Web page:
Wellington– On Friday, Aug. 28, 2015, a Collingsworth County jury found 47-year-old Harold Bud Ham, of Turkey, guilty of the first degree felony offense of murder.
At the conclusion of the four-day jury trial, the jury sentenced Ham on Friday to life in the Institutional Division of the Texas Department of Criminal Justice.
Luke Inman, the District Attorney for the 100th Judicial District, prosecuted the case for the State of Texas, with the Honorable Judge Stuart Messer presiding.
“He shot him out of meanness, he shot him execution style for getting into his cooler,” Inman stated during the close in the guilt innocence phase of the trial.
Ham was arrested by then Chief Deputy Tom Heck of Hall County for the offense on Aug. 15, 2008, and made numerous confessions on that night.
Ham was previously convicted in September of 2009 and received 99 years from a Hall County Jury.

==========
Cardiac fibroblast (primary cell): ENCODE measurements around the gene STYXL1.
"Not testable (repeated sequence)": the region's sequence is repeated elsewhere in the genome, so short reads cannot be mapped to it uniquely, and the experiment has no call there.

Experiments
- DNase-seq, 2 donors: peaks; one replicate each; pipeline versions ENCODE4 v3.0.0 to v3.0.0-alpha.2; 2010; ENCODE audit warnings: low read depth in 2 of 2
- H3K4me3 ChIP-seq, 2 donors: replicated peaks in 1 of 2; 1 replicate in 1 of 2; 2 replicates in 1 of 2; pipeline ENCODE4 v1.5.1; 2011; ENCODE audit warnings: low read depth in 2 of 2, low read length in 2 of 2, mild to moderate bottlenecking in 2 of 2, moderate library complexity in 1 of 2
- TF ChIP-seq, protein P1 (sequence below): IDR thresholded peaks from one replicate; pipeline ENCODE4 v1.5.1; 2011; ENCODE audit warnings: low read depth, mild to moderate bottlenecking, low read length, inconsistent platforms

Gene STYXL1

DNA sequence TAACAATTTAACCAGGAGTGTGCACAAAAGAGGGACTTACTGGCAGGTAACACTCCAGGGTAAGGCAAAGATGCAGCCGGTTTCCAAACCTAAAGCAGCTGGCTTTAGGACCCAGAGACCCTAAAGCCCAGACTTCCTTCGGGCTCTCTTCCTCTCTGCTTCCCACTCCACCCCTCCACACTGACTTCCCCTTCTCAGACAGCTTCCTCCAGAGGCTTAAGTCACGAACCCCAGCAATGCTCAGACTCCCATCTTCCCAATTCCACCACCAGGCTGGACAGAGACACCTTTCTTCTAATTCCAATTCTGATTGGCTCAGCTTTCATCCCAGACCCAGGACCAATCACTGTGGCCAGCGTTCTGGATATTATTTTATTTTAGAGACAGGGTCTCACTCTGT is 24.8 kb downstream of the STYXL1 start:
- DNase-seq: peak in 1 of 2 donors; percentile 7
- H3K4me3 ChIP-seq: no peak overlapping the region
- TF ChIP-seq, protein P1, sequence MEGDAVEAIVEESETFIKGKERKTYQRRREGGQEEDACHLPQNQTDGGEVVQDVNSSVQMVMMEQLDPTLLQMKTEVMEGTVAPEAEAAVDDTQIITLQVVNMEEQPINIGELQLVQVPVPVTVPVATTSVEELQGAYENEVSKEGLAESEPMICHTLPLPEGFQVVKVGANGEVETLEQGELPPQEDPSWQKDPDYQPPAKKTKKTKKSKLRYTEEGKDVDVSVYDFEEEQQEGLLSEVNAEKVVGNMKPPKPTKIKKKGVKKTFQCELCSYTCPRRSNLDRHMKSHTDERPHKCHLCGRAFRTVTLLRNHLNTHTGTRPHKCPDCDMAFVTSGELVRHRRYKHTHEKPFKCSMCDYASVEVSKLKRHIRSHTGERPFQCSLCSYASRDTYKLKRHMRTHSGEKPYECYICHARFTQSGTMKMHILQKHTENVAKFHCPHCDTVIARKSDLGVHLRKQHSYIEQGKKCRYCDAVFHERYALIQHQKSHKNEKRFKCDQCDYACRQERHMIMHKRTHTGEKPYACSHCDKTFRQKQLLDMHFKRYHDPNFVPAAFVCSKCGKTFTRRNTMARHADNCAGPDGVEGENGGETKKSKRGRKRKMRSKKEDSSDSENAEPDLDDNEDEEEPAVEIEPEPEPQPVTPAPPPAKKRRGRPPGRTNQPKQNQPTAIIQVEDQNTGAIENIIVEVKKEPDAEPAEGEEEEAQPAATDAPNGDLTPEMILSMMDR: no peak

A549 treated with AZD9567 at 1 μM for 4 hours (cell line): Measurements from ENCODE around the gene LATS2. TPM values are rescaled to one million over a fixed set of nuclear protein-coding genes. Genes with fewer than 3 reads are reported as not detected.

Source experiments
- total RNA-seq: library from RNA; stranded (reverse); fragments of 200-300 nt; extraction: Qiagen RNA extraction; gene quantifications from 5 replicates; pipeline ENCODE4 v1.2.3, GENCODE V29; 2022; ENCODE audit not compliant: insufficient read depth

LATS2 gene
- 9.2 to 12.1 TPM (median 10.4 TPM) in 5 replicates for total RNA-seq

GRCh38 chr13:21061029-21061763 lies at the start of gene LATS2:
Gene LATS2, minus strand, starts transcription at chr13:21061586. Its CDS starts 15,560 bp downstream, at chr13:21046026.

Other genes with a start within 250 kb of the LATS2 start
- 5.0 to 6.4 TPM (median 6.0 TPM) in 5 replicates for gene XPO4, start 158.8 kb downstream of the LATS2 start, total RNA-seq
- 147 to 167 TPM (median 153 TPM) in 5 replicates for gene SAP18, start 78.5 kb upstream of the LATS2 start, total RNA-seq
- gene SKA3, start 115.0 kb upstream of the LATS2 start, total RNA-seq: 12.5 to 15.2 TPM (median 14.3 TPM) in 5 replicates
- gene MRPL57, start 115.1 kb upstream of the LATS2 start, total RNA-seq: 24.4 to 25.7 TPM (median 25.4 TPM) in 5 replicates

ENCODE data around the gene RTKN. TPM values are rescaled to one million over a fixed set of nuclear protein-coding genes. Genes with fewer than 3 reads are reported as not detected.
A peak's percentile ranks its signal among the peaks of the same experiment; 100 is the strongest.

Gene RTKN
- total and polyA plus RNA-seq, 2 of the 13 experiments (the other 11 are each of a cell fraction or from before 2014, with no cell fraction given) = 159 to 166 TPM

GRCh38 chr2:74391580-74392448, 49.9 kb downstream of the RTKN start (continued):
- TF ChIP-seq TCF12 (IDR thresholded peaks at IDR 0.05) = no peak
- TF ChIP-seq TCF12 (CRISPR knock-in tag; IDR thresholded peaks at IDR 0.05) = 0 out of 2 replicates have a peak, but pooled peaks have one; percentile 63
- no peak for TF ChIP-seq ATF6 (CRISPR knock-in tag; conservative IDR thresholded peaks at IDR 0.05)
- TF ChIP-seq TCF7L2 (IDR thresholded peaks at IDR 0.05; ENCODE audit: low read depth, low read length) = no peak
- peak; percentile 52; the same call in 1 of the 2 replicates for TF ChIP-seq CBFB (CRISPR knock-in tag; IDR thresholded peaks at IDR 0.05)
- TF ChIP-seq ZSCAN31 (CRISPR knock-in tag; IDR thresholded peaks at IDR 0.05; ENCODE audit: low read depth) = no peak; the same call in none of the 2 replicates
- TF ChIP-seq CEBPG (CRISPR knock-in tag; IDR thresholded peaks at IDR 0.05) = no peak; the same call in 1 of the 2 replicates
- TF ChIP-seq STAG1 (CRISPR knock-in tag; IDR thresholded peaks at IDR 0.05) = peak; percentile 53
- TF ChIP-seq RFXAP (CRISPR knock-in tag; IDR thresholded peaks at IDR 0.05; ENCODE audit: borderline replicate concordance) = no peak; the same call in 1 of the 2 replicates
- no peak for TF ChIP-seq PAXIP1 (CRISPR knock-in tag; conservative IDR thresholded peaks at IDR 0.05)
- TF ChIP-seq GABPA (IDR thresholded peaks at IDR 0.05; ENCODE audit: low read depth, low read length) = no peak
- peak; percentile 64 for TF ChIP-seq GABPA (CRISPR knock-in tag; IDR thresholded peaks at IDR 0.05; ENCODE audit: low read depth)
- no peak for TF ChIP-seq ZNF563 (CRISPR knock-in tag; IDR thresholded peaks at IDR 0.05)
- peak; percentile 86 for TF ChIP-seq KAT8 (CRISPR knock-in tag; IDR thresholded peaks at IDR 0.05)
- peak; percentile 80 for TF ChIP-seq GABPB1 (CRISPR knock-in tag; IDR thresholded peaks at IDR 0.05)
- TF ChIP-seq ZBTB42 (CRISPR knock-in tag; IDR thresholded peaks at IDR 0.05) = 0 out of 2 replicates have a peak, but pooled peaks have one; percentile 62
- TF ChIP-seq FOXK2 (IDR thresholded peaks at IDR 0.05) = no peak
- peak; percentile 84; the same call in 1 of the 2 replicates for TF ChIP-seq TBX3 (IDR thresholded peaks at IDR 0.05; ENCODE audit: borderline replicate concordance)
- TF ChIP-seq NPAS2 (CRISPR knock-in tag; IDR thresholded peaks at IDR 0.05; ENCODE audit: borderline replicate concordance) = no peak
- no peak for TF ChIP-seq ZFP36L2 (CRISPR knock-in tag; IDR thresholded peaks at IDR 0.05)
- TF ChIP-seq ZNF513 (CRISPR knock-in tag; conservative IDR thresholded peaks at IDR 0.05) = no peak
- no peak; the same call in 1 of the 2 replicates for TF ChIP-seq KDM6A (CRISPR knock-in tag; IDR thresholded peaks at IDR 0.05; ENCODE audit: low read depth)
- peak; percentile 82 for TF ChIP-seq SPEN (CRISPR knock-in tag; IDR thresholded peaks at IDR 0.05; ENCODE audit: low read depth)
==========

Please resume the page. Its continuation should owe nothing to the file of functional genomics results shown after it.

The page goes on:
In March of 2015, Ham prevailed on a writ of habeas corpus for ineffective assistance of trial counsel in the 2009 trial. In the application, Ham executed a second supplemental affidavit stating that he would have accepted a 45 year offer from the State.
Ham was brought back to Hall County and then rejected the State’s offer and requested another jury trial.
“We were able to get all witnesses back from the previous trial and put together an altogether different presentation of the facts and evidence, which I think really worked well this time around,” said Inman.
The state called multiple witnesses during the guilt innocence phase. Larry Dozier and Joe Mark Davis were two eye witnesses to Darrel Wayne Randall’s death that night in Turkey. Texas Ranger Marshall Thomas and Sheriff Heck testified to the entire investigation that was conducted.
Jerek Brown, a forensic firearm examiner, was able to match two of three bullets collected during the autopsy to the .22 caliber firearm Ham used to shoot Randall three times that night, all to the head.
The four day jury trial ended late Friday, after the jury deliberated for thirty minutes on guilt / innocence and approximately two hours on punishment.
“Both jury trials have ended well against this Defendant,” said Inman. “We were happy with the verdict in 2009 of 99 years and the same was true with today’s verdict of life. That’s what we were asking for and that’s what they decided today since this Defendant took the life of Darrell.”
Ham will have to serve at least 30 years before he becomes parole eligible.